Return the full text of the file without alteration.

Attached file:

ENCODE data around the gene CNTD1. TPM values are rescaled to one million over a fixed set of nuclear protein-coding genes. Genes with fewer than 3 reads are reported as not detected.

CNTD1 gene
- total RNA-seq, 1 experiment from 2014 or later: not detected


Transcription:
ENCODE data around the gene CNTD1. TPM values are rescaled to one million over a fixed set of nuclear protein-coding genes. Genes with fewer than 3 reads are reported as not detected.

CNTD1 gene
- total RNA-seq, 1 experiment from 2014 or later: not detected